Thc FLAG of
The UNITED STATES
Bj LLOYD AMI LEILA WHITNEY
It has been well called the "Flag e.l
Ihe Rainbow, Banner of Stars" because
it has been the symbol of a dynamic
people who pinned their hope on faith,
and hitched their wagon to a star.
But the American Flag is more than
Ibis, for of all the flags since the world
began, there is none so full of meaning
as thc Stars and Stripes. Il embodies ami
enshrines five thousand years of man's
upward struggle for liberty.
ll i- lln- Pilgrims dying in lhat firsl
dreadful winter at Plymouth. It is the
Minute Mem holding bis ground eil Concord and Lexington. Il is Washington
and his army al Valley Forge, sick,
-tan ing. anil freezing in rags. It is
Washington, Jefferson ami Franklin at
Philadelphia in their common desire to
Promote and protect tin' welfare of every
man. ll is John Marshall laboring n-
Chief Justice to establish this government of laws. It is Abraham Lincoln
wooding over a broken and divided
nation, with charity for all.
It is the courage and perseverance of
'he early sillier, who, with only his bare
hands and a few crude tools, hacked his
*ay through the primeval forests of
New England, pioneering his way across
the Alleghenies and Appalachians, into
'he Great Plain, and across the greater
Rockies, until there stood forth a mighty
nation built by personal initiative,—a
oiemllv challenge to the world; a rnonu-
""nl lo what free men can accomplish;
a 'ribute to the American form of government lhal, in its inception, gave first
c°nsideralion to the individuality of
"■an, his hunger feir freedom, his failh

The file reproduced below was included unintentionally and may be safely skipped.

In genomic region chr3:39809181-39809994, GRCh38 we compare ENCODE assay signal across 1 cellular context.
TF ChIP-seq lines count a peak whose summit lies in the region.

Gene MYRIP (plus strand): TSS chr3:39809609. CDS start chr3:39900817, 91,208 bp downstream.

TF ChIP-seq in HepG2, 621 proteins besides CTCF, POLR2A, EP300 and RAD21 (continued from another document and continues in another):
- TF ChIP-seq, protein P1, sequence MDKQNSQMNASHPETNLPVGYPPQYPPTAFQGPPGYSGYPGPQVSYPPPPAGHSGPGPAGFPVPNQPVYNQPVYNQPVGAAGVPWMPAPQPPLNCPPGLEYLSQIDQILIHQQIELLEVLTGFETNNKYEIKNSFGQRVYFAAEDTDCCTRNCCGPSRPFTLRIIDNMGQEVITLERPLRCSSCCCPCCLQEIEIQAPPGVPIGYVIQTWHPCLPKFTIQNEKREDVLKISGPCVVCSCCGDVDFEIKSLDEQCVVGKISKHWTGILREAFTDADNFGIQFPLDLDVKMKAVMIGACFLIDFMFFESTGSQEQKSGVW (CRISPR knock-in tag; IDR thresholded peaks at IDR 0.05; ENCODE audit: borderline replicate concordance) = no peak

111 himself ami his God, and his desire
'°r the expression of ibis divinely en-
''ACTS FORUM NEWS, September, 1955
Bj BRIG. GEN. BONNER FELLERS, USA., (Retired)
Our Flag, like our religious faith, is something to which we eill turn
in lime' of trouble. Let me give an illustration of whal the Hag means
During the dark days of Bataan, when the surrender of Mac-
Arthur's forces weis imminent, a handful of spirited United States
cavalrymen decided that they would not surrender, ll woulel mean
certain death if they were caught, but somehow they managed te.
escape into the great Zambales mountain range of Luzon, which
parallels the China Sea. There they hid out for three long years.
Loyal Filipinos, at the risk of torture and death, gem- warning when
.laps came near. And what did these cavalrymen take with them into
the Zambales mountain fastness? It was the American Flag the
colors of the 26th Cavalry.
On sunshiny days when the mountain passes were clear of the'
enemy, these American patriots unfurled their emblem of freedom
into lhe breeze, and they lay there by the hour feasting on its glory.
While- Manila was being liberated, these lads made their wa)
through the battlelines and proudly presented their honored flag to
General MacArthur. Throughout the Japanese occupation, lhe colors
of lhe 2(itb Cavalry had never been hauled down.
1 should like lo heen some of our promiscuous internationalists tell
these hard-bitten cavalrymen not to wave the Stars and Stripes!
Shortl) after japan's surrender, the writer, together with less
lliem a dozen officers ami a small color guard, slooel at the' Ameri-
i-ein Embassy in Tokyo anel General MacArthur, visibly moved,
ordered the' Star- ami Stripes raised over lhe Embassy. It was the
inil of a long ami frustrating ami heartbreaking and bloody trail.
And as our beautiful flag unfurled in the blue over Tokyo, emotion
shook every one of us to the marrow of bis bones.
I tell you our Hag does have' ei meaning. And if it ever loses its
meaning, it will not only be- the end of freedom in America, it will
be the end of freedom everywhere